The Oxford Handbook of The American Musical offers new and cutting-edge essays on the most important and compelling issues and topics in the growing, interdisciplinary field of musical-theater and film-musical studies. Taking the form of a "keywords" book, it introduces readers to the concepts and terms that define the history of the musical as a genre and that offer ways to reflect on the specific creative choices that shape musicals and their performance
on stage and screen. The handbook offers a 9780199973842 of essays written by leading experts in the field, organized within broad conceptual groups, which together capture the breadth, direction, and tone of musicals studies today.
Each essay traces the genealogy of the term or issue it addresses, including related issues and controversies, positions and problematizes those issues within larger bodies of scholarship, and provides specific examples drawn from shows and films. Essays both re-examine traditional topics and introduce underexplored areas. Reflecting the concerns of scholars and students alike, the authors emphasize critical and accessible perspectives, and supplement theory with concrete examples that may be
accessed through links to the handbook's website.
Taking into account issues of composition, performance, and reception, the book's contributors bring a wide range of practical and theoretical perspectives to bear on their considerations of one of America's most lively, enduring artistic traditions. The Oxford Handbook of The American Musical will engage all readers interested in the form, from students to scholars to fans and aficionados, as it analyses the complex relationships among the creators, performers, and audiences who
sustain the genre.
Raymond Knapp is Professor of Musicology at UCLA. His books include Symphonic Metamorphoses: Subjectivity and Alienation in Mahler's Re-Cycled Songs (2003), The American Musical and the Formation of National Identity (2005), The American Musical and the Performance of Personal Identity (2006), and Musicological Identities: Essays in Honor of Susan McClary (2008, co-edited with Steven Baur and Jacqueline Warwick). Mitchell Morris is Associate Professor of Musicology at UCLA; among his research interests are Russian & Soviet Music; 20th century American music; opera; gender & sexuality; psychoanalysis; problems of musical ethics; and ecocriticism. In addition to his scholarly work, he is also a frequent collaborator with the Los Angeles Opera.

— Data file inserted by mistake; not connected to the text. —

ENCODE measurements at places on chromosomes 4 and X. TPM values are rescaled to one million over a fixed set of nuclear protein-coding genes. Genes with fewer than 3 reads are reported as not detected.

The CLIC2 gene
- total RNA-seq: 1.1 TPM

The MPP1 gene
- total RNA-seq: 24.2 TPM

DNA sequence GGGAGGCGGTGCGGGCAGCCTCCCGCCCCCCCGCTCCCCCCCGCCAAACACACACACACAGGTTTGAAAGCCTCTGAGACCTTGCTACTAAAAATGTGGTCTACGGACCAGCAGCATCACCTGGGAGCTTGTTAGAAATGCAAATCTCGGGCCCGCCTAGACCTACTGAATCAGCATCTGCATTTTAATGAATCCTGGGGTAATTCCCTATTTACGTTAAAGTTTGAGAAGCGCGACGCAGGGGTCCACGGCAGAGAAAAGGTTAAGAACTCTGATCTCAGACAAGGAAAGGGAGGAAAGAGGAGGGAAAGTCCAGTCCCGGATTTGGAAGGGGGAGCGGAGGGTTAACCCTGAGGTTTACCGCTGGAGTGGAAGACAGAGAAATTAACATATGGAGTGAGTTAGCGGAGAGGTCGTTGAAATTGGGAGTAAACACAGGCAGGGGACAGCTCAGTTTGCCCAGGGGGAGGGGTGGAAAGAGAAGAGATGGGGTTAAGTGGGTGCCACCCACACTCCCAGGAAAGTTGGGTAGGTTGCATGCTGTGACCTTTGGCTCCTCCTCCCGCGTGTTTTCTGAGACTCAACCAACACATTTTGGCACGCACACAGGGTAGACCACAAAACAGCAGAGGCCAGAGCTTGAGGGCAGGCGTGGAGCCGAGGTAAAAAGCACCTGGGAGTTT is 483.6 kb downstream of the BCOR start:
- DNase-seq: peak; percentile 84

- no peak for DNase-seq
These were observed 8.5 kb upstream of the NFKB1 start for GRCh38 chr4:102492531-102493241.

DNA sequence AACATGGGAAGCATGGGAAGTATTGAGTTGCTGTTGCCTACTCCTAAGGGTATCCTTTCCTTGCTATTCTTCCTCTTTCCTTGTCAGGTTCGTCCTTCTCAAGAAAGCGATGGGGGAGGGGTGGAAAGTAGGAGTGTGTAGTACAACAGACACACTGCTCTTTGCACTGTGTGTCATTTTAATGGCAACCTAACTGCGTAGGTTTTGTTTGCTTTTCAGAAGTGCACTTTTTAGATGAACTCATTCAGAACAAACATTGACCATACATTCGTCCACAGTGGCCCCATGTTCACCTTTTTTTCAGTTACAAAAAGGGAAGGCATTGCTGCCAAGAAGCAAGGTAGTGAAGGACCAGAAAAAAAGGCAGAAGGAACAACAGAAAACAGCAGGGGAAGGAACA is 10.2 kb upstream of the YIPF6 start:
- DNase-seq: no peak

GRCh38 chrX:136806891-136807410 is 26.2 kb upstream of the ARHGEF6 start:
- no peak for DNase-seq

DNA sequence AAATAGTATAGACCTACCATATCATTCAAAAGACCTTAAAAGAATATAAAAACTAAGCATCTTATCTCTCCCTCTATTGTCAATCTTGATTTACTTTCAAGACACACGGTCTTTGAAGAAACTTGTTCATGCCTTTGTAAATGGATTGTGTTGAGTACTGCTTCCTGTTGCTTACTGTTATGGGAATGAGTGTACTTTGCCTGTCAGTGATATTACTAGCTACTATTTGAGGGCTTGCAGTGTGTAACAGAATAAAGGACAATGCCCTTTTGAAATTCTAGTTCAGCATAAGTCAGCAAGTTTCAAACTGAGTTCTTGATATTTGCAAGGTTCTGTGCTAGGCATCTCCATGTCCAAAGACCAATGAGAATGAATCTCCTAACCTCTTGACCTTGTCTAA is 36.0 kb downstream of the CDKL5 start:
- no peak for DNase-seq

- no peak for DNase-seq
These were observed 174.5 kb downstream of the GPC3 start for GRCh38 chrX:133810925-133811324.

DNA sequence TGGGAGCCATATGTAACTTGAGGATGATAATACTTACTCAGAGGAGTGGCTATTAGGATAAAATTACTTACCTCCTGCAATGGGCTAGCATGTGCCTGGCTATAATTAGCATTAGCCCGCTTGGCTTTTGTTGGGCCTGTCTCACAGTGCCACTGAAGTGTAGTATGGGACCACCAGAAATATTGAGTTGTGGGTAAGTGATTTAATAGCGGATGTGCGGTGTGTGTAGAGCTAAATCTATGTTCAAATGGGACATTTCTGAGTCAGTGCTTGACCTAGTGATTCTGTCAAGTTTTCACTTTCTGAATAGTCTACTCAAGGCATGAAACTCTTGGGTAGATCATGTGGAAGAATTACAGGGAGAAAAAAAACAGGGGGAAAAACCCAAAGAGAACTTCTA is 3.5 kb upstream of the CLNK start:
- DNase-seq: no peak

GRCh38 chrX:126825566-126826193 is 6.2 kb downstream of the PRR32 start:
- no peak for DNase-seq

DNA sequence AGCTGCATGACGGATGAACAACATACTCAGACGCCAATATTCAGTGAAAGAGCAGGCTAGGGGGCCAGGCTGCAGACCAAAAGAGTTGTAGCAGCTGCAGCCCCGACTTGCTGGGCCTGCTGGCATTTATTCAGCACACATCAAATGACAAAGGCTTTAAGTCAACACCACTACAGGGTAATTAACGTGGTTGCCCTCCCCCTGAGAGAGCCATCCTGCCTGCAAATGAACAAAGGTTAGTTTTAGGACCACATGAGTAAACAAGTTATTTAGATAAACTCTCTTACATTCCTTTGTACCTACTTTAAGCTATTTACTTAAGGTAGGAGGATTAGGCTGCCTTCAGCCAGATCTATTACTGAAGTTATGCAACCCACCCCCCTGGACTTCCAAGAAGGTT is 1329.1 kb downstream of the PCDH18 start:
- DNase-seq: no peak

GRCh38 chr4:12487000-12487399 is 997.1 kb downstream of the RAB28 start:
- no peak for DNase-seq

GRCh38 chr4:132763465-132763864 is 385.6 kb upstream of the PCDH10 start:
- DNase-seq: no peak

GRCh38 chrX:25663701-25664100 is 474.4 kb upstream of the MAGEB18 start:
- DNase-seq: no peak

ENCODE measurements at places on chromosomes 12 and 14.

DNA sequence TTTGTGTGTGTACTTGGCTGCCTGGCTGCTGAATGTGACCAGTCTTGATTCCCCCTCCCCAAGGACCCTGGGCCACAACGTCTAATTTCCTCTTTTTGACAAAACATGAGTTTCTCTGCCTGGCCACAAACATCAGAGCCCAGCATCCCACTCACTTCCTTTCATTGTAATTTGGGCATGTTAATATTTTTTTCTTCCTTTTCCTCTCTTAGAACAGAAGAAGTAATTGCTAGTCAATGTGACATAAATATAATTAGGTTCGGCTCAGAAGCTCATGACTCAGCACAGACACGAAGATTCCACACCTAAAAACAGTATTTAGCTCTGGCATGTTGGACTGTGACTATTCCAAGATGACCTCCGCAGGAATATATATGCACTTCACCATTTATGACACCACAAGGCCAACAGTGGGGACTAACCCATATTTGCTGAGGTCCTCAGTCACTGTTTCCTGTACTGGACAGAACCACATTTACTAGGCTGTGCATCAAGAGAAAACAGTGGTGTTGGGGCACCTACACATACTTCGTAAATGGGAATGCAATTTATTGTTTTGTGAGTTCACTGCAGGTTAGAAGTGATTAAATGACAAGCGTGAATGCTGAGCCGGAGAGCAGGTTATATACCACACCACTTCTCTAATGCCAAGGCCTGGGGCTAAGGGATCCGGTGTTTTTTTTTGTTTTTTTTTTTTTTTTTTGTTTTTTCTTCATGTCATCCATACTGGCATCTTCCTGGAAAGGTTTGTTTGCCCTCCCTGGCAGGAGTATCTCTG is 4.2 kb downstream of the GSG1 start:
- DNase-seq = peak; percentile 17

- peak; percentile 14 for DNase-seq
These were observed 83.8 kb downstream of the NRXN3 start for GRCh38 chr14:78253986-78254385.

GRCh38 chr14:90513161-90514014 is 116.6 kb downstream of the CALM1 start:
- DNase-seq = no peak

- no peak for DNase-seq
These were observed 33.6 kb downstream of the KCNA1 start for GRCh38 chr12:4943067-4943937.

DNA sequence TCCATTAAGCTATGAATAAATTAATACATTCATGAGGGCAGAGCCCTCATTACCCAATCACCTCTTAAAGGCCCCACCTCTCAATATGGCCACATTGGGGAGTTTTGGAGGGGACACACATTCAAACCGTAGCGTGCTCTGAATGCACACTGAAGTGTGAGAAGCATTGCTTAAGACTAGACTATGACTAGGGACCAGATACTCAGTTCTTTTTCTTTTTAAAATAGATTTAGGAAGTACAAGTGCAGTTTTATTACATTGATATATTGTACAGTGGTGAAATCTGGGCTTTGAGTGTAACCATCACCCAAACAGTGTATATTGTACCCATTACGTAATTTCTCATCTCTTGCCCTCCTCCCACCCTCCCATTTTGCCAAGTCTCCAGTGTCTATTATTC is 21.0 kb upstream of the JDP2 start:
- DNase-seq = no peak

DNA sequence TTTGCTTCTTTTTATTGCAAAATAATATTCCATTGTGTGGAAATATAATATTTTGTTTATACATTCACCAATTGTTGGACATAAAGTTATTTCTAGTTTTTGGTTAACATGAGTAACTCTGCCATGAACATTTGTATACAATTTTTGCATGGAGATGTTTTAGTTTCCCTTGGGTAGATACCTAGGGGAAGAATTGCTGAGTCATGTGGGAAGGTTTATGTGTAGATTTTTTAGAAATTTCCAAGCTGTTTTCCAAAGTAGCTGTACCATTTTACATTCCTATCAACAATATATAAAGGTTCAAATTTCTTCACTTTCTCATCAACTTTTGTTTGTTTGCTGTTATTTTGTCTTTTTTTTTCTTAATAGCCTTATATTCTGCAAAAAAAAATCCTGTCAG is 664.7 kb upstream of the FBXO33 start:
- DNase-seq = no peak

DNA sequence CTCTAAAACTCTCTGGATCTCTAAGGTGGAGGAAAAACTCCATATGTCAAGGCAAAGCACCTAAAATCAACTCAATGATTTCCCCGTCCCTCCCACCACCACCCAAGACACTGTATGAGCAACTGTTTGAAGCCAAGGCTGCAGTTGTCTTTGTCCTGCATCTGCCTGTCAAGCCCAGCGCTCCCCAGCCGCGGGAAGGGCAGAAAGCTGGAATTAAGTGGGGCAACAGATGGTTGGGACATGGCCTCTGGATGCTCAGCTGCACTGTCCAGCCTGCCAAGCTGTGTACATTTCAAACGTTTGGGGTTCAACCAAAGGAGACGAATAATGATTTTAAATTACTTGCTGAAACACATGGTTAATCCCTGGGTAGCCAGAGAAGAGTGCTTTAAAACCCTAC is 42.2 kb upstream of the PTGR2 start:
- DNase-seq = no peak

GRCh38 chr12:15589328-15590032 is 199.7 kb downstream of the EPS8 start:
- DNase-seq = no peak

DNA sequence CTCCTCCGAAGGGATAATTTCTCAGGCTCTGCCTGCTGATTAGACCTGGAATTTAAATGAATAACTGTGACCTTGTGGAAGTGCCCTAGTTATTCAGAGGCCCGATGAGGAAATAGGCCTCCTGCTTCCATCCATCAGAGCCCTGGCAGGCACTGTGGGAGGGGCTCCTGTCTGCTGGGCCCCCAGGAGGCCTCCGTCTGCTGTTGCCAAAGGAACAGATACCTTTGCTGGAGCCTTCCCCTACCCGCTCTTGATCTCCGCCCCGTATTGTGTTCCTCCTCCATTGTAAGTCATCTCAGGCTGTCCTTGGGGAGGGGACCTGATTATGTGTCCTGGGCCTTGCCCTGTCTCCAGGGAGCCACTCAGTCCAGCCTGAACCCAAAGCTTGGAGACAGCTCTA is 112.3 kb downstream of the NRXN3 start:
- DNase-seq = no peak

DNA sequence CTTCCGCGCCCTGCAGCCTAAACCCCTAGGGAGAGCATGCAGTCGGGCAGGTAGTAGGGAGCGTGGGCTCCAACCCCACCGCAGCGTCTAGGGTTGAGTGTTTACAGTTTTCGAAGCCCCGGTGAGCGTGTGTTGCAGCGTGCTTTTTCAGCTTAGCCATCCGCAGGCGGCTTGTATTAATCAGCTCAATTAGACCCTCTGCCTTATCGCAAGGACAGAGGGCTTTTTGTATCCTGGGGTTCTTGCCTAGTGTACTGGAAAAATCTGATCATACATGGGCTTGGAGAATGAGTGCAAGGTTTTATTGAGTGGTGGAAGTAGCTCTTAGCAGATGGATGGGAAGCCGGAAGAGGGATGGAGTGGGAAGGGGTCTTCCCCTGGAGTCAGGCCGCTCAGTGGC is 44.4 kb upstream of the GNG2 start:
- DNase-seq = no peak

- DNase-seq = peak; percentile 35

Introduction (Stacy Wolf) ; I. Historiography ; 1. Narratives and Values: Stories of the Musical (Mitchell Morris) ; 2. Texts and Authors (Jim Lovensheimer) ; 3. Marian Waltzes while Harold Marches: Musical Styles and Types in the American Musical (Paul Laird) ; 4. Evolution of Dance in the Golden Age of the American "Book Musical" (Liza Gennaro) ; II. Transformations ; 5. Minstrelsy and Theatrical Miscegenation (Thomas L. Riis) ; 6. Toward the First "Golden Age": Tin Pan Alley Songs on Stage and Screen before World War II (Raymond Knapp and Mitchell Morris) ; 7. Integration (Geoffrey Block) ; 8. After the "Golden Age" (Jessica Sternfeld & Elizabeth L. Wollman) ; III. Media ; 9. Theatre (Tamsen Wolff) ; 10. The Filmed Musical: Fissures and Fusions between Stage and Screen (Raymond Knapp and Mitchell Morris) ; 11. The Television Musical: Rodgers & Hammerstein's Cinderella (Robynn J. Stilwell) ; 12. The Animated Film Musical (Susan Smith) ; 13. Broadway on Records: The Evolution of the Original Cast Album (George Reddick) ; IV. Identities ; 14. Race, Ethnicity, Performance (Todd Decker) ; 15. Gender and Sexuality (Stacy Wolf) ; 16. The Politics of Region and Nation in American Musicals (Chase A. Bringardner) ; 17. Class and Culture (David Savran) ; V. Performance ; 18. Putting It Together: The Institutional Structure of the American Musical Theatre (David Sanjek) ; 19. Orchestration and Arrangement: Creating the Broadway Sound (Dominic Symonds) ; 20. "Razzle Dazzle 'Em": Musical Theatre Directors from Abbott to Zaks (Barbara Wallace Grossman) ; 21. What You See: Sets, Costumes, Lights, and Spectacle (Virginia Anderson) ; 22. Acting (John Clum) ; 23. Singing (Mitchell Morris and Raymond Knapp) ; 24. Dance and Choreography (Zachary Dorsey) ; VI. Audiences ; 25. Box Office (Steven Adler) ; 26. Audiences and Critics (Michelle Dvoskin) ; 27. Stars and Fans (Holley Replogle-Wong) ; 28. Knowing Your Audience: Community and High School Musical Theatre Production (Jennifer Chapman) ; 29. Performance, Authenticity, and the Reflexive Idealism of the American Musical (Raymond Knapp) ; Bibliography